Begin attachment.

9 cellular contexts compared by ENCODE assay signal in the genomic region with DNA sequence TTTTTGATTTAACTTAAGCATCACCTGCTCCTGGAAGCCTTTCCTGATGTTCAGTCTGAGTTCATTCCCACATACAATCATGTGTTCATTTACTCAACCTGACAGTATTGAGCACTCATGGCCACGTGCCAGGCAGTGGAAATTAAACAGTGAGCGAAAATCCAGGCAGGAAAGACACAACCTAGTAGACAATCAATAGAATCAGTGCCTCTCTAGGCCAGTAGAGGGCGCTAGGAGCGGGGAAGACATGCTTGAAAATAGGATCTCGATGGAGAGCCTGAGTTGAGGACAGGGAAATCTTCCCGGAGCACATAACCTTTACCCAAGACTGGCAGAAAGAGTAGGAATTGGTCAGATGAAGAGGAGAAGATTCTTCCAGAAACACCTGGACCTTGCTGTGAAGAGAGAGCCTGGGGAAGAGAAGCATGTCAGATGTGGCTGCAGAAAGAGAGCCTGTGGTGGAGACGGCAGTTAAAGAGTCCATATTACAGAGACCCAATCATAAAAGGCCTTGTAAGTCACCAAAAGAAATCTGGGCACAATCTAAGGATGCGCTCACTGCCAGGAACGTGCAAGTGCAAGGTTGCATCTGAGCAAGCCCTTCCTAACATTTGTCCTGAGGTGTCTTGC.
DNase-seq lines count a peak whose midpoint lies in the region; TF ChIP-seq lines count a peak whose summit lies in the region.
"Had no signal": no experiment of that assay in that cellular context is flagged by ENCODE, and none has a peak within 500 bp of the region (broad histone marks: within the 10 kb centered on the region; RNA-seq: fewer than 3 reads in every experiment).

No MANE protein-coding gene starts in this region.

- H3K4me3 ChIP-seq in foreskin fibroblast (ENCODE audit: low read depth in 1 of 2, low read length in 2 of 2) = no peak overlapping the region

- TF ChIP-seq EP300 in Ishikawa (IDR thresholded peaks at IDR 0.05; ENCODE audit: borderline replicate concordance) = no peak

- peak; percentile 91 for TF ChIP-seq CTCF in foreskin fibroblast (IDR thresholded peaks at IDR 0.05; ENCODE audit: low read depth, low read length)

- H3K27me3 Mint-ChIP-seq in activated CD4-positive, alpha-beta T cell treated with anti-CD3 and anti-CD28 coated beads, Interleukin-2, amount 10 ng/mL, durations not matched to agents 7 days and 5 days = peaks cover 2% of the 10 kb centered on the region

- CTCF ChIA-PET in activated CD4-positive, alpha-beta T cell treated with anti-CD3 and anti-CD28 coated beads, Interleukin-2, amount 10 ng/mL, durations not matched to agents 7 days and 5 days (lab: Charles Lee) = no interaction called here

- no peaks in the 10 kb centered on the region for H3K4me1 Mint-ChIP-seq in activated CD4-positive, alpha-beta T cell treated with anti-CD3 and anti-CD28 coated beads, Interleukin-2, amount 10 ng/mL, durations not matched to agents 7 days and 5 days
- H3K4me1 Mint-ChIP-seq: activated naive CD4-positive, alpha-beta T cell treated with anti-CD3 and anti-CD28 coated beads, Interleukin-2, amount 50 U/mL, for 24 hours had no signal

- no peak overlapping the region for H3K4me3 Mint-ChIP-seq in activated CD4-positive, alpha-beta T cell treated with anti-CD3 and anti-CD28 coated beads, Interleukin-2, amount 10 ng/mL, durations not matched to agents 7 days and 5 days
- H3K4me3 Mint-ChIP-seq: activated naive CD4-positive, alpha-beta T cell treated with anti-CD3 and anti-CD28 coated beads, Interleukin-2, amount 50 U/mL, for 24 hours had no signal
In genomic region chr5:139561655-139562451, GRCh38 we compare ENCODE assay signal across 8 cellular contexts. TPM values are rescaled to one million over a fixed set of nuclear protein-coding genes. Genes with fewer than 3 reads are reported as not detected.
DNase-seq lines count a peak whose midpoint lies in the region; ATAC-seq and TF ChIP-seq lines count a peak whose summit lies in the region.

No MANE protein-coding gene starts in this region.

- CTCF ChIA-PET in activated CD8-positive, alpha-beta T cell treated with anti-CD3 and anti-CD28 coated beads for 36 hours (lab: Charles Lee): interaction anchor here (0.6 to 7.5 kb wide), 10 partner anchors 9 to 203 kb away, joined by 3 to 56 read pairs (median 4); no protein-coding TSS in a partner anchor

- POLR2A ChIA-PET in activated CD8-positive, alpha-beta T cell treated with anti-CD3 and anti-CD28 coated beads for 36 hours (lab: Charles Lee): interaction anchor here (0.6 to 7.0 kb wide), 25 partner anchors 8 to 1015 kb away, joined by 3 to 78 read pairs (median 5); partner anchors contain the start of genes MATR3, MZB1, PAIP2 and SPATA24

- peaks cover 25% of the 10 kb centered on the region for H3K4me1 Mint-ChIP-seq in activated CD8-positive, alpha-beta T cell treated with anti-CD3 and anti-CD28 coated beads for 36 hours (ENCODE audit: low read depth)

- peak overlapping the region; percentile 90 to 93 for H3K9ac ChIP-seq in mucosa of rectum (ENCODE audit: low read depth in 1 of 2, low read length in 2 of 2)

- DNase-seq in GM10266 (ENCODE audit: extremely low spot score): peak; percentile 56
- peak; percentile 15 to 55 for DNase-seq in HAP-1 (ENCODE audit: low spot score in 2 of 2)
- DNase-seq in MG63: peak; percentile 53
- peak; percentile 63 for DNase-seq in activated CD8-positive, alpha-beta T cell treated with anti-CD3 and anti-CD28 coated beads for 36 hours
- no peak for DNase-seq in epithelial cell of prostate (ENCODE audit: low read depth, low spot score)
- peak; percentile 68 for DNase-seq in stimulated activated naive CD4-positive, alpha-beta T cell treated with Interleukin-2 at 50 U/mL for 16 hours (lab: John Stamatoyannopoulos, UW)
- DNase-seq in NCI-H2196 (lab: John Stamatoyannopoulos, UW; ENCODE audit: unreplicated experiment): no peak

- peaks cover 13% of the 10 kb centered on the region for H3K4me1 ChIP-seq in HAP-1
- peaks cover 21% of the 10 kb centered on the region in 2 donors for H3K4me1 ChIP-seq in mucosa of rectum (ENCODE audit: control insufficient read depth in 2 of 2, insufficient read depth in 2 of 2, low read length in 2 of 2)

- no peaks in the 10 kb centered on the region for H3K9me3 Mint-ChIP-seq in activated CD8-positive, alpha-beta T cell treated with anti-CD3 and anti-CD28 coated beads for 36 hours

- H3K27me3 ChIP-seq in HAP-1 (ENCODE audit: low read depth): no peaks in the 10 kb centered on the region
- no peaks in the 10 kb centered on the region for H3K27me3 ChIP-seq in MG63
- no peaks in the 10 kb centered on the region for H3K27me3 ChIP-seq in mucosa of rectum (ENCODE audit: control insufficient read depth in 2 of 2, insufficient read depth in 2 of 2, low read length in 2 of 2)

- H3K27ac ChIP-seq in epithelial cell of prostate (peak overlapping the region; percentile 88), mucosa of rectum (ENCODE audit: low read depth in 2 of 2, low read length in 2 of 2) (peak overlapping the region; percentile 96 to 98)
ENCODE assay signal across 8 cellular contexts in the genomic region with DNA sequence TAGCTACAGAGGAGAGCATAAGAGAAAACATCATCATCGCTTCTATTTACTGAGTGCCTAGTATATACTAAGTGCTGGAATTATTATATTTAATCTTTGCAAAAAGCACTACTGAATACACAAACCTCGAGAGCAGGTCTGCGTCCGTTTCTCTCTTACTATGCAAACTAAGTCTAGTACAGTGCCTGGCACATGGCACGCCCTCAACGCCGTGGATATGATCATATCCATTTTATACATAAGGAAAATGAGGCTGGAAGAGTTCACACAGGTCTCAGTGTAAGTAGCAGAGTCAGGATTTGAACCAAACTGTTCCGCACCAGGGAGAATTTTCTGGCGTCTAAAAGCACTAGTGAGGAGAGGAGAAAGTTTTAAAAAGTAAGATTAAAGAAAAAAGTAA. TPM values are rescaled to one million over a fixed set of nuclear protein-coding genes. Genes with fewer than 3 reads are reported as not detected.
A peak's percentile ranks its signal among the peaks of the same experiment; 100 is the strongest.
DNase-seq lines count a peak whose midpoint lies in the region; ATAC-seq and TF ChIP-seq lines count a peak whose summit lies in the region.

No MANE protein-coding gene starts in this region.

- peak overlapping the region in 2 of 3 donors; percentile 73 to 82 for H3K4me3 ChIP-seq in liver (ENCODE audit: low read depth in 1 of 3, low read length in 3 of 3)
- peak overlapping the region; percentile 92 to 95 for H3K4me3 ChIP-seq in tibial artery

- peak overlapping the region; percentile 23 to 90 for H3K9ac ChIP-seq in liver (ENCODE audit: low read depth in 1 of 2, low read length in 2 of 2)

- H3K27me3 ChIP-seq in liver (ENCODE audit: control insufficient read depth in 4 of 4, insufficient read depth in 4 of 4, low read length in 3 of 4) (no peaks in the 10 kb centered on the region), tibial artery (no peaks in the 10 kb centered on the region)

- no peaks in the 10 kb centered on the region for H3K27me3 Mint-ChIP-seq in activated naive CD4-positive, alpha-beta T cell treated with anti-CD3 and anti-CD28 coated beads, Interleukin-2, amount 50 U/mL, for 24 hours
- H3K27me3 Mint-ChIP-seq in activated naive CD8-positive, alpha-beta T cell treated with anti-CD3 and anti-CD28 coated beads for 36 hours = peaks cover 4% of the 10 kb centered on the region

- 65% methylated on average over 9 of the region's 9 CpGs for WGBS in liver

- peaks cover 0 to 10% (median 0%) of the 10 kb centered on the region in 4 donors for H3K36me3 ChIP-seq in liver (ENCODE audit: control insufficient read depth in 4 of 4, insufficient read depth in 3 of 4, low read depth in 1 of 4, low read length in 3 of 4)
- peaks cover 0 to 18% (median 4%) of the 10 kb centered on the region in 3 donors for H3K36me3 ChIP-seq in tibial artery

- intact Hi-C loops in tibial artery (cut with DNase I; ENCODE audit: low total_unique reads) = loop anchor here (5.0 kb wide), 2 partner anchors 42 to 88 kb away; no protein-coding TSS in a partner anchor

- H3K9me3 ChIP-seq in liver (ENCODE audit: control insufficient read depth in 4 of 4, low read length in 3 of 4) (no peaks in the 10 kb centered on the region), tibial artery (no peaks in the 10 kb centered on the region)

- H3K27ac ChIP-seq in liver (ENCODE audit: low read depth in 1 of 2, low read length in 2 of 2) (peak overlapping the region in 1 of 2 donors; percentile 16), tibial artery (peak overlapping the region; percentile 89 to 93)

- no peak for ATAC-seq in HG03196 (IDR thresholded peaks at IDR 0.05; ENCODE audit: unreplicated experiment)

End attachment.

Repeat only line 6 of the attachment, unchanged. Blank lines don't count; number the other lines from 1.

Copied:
- TF ChIP-seq EP300 in Ishikawa (IDR thresholded peaks at IDR 0.05; ENCODE audit: borderline replicate concordance) = no peak